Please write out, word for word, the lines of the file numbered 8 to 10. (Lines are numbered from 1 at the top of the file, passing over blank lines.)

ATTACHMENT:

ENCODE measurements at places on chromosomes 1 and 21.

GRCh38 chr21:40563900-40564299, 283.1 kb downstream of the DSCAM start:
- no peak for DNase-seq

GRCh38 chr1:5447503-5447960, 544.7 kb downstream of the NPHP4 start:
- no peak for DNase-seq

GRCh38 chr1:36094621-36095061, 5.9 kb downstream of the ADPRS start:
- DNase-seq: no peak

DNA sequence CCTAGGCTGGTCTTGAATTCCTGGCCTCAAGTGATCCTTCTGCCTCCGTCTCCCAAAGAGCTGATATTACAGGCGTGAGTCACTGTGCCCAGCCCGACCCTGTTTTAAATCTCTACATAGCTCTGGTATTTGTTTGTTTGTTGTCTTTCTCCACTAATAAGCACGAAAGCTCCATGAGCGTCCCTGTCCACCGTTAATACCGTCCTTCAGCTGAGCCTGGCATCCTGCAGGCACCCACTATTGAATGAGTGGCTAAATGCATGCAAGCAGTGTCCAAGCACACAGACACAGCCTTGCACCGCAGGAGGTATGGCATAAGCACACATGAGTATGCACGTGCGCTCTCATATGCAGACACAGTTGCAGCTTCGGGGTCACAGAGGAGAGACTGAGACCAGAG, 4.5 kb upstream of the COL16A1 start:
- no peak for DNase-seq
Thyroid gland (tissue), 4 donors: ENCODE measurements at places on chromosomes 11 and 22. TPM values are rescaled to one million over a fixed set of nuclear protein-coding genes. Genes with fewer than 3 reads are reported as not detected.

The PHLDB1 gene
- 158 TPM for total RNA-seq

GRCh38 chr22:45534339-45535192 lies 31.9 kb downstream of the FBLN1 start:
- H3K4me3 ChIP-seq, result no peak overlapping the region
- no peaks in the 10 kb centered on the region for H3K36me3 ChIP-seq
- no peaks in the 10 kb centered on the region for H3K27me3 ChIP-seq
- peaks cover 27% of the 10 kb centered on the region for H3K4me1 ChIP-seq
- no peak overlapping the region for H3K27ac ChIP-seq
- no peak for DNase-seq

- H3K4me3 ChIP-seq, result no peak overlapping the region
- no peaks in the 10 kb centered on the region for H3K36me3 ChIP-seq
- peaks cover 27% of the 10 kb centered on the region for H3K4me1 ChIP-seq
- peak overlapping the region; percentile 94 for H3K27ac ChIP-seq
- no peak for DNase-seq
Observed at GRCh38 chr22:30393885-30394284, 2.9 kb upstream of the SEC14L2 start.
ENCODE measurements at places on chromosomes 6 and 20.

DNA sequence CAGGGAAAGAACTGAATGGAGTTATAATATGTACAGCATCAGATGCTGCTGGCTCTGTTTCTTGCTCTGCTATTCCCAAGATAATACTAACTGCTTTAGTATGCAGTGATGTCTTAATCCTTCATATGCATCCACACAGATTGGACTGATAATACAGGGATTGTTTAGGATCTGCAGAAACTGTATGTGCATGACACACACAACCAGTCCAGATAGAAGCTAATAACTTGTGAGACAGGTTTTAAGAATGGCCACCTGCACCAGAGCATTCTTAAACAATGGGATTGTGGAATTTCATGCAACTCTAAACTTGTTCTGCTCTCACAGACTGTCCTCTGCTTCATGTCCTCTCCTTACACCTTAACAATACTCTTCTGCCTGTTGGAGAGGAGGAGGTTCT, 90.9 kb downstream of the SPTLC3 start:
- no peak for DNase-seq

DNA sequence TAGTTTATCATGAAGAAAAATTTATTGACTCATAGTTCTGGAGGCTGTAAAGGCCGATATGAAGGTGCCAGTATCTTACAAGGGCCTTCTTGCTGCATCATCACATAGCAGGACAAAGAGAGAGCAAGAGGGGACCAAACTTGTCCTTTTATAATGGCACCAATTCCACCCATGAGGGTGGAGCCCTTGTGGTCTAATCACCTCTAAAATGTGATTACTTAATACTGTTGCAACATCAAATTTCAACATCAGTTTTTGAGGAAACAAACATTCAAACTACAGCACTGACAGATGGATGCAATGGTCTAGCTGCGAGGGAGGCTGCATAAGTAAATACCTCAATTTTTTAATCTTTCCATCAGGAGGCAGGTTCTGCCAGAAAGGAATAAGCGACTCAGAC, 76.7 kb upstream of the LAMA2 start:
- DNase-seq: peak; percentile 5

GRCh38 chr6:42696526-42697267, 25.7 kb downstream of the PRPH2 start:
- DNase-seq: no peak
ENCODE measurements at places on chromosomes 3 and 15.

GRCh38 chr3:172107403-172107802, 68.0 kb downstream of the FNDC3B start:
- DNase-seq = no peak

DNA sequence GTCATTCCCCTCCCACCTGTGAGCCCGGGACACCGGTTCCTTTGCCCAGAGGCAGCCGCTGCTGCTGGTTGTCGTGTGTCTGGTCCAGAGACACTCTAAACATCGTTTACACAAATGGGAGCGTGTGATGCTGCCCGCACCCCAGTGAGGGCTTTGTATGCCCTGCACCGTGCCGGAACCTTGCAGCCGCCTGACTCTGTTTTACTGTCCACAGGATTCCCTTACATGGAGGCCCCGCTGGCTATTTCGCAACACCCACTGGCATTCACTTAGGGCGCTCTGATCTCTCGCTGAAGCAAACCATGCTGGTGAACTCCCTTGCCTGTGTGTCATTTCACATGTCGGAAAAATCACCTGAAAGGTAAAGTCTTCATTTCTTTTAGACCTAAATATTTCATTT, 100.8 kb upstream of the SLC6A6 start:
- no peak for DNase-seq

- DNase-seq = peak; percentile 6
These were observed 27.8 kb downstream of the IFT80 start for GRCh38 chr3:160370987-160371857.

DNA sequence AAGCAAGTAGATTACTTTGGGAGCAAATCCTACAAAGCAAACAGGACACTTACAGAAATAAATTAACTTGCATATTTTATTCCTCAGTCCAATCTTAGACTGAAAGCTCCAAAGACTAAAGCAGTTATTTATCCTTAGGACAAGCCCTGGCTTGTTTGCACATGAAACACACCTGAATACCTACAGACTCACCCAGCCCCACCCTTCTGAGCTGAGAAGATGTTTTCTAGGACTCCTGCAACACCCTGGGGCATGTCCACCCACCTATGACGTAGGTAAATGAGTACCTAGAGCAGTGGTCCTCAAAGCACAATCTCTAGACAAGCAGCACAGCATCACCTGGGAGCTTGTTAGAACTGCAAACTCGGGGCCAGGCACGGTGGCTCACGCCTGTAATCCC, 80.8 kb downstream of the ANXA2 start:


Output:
DNA sequence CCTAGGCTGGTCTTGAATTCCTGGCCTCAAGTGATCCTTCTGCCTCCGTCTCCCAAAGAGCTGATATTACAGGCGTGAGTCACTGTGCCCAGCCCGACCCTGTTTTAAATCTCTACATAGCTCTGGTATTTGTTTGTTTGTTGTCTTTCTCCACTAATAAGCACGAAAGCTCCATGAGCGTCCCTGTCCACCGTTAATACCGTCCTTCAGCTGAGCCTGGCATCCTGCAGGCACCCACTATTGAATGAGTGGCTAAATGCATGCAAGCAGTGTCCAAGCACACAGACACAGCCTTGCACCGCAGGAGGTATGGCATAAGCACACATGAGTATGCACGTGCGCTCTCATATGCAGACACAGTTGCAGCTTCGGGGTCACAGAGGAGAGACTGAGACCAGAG, 4.5 kb upstream of the COL16A1 start:
- no peak for DNase-seq
Thyroid gland (tissue), 4 donors: ENCODE measurements at places on chromosomes 11 and 22. TPM values are rescaled to one million over a fixed set of nuclear protein-coding genes. Genes with fewer than 3 reads are reported as not detected.